Questions and AnswersVideosLinksBook ReviewsSelf-Help Groups
Related Topics

Wellness and Personal Development
Mental Disorders

Should You Get Tested for the 'Breast Cancer Genes'?

HealthDay News
by -- Steven Reinberg
Updated: Feb 19th 2019

new article illustration

TUESDAY, Feb. 19, 2019 (HealthDay News) -- Women who have specific mutations in genes known as BRCA are at increased risk for breast and ovarian cancers. Now, an influential expert panel reaffirms that certain women should be screened for the genes.

The draft recommendation comes from the U.S. Preventive Services Task Force, whose advisories often guide physician practice and insurance coverage. The guidelines -- which restate a 2013 advisory -- encourage genetic testing only for women with either a family history of breast or ovarian cancer, or an ethnicity or ancestry associated with BRCA1 or BRCA2 mutations.

Women who fall into these categories should receive genetic counseling to help them understand their risk and, if indicated, get genetic testing for BRCA, the recommendation says.

Women without a family history or ethnicity associated with these mutations should not be screened, counseled or tested, the task force says.

The BRCA genes first gained media attention when actor and director Angelina Jolie announced in 2013 that she had undergone a preventive double mastectomy after discovering that she carried one of the BRCA mutations. She later had her ovaries removed, as well. Jolie's mother died from ovarian cancer.

However, the USPSTF panel stressed that the gene tests are not advised for most women.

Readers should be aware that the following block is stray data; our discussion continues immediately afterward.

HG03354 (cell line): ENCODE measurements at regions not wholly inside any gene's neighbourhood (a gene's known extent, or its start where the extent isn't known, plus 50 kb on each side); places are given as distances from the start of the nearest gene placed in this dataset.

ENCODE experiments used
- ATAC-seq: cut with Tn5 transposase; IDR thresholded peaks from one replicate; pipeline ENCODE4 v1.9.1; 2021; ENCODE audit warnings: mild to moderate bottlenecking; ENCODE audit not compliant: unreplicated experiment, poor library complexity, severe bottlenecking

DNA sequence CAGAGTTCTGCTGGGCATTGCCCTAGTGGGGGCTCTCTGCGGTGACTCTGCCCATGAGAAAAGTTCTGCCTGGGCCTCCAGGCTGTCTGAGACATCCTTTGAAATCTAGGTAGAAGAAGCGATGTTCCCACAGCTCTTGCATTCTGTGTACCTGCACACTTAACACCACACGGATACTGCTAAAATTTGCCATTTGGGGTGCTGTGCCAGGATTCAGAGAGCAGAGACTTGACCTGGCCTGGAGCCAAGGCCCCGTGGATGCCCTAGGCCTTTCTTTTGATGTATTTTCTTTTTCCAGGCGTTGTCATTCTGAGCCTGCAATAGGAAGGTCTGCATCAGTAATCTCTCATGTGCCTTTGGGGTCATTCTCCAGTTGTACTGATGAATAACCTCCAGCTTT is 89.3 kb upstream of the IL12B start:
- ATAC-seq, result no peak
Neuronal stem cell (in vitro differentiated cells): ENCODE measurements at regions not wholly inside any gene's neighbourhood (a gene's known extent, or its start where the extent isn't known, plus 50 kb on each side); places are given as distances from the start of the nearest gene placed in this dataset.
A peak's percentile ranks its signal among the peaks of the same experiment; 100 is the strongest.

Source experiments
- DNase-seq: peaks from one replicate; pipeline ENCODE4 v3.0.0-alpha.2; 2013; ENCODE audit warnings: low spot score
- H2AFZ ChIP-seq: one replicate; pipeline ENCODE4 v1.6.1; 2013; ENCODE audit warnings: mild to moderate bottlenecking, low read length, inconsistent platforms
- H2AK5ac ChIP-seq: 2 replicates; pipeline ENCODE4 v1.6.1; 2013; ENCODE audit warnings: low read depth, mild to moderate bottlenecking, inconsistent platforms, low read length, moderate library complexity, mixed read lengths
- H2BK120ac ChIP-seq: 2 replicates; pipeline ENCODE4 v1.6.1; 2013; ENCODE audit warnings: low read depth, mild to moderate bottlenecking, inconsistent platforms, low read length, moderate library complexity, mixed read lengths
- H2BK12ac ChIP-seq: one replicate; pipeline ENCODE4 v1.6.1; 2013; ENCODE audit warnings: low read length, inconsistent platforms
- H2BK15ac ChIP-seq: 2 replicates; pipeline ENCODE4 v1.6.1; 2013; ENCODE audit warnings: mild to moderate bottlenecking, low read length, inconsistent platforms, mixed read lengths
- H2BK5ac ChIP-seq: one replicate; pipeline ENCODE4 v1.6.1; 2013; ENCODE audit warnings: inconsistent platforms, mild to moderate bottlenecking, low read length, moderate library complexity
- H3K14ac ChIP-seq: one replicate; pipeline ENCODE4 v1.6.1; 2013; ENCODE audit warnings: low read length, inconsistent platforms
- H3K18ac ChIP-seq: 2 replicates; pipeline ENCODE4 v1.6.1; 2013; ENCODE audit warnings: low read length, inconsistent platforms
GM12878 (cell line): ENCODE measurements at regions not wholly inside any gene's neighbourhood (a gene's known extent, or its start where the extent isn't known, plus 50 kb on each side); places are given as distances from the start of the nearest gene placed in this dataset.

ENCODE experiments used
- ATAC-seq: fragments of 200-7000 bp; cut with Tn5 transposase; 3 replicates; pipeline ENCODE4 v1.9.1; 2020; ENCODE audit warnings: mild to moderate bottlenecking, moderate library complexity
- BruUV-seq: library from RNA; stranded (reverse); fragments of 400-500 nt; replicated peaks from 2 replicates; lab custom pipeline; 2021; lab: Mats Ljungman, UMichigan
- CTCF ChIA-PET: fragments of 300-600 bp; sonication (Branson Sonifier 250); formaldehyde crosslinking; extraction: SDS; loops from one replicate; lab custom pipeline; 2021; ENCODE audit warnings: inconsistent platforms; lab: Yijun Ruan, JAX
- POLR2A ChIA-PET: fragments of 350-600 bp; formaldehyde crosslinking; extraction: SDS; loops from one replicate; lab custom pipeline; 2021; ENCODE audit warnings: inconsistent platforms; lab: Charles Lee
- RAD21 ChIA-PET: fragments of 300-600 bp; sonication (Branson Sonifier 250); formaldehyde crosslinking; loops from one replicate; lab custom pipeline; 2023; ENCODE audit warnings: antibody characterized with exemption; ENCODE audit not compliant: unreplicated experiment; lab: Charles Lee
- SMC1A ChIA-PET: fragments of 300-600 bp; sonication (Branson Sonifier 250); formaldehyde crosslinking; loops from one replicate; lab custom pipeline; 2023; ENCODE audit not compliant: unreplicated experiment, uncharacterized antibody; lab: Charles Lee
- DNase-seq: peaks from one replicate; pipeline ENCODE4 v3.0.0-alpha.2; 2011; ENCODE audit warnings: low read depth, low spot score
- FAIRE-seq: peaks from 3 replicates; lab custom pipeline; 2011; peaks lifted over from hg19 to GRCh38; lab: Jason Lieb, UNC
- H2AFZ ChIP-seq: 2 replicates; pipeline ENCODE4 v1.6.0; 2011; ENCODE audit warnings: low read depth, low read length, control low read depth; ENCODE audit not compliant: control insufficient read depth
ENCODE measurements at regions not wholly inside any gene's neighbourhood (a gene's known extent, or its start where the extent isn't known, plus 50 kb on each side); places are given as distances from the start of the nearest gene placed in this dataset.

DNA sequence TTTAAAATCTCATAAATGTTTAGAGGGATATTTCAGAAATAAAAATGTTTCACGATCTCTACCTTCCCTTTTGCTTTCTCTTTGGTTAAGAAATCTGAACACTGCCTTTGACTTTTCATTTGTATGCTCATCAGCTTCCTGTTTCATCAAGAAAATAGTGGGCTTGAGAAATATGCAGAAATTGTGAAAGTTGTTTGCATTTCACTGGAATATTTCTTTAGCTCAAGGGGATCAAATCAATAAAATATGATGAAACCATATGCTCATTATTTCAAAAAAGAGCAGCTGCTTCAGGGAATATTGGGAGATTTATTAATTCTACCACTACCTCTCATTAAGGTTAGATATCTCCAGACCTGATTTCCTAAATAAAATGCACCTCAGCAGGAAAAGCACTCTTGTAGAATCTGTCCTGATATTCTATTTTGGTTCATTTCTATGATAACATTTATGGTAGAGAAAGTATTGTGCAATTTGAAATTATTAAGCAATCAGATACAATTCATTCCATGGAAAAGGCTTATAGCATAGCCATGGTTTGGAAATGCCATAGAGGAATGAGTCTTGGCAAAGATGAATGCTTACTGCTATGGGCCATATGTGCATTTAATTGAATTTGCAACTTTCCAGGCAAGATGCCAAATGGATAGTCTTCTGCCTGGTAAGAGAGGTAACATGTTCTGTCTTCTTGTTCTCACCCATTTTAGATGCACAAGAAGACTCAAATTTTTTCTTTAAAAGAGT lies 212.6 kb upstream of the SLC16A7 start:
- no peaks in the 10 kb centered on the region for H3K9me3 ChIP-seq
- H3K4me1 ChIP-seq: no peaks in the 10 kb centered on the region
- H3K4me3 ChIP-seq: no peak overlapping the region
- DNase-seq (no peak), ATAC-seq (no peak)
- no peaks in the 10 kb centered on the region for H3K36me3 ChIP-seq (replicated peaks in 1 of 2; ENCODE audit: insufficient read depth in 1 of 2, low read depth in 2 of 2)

"BRCA testing is beneficial for the small number of women in the United States who are at increased risk for BRCA1 or BRCA2 mutations," said task force member Dr. Carol Mangione. She is chief of general internal medicine at UCLA's David Geffen School of Medicine.

"The test results are complex and testing comes with some harms, so we recommend women who get tested meet with a licensed genetic counselor who can guide them through the process," Mangione said in a task force news release.

Only a few women have a personal or family history, ethnicity or ancestry associated with a risk for a BRCA mutation, according to the task force.

Current test results also do not definitively tell if a woman has harmful mutations that will lead to cancer. But for some women, testing and counseling will be a guide to their potential risk.

"Women should talk with their primary care clinician if they have questions about their risk for BRCA mutations," said Dr. Douglas Owens, vice chair of the task force, and a professor of medicine at Stanford University.

"This discussion can be part of a routine office visit and is the first step in determining if counseling and testing are needed," he said.

More information

The U.S. National Cancer Institute offers more details about BRCA mutations.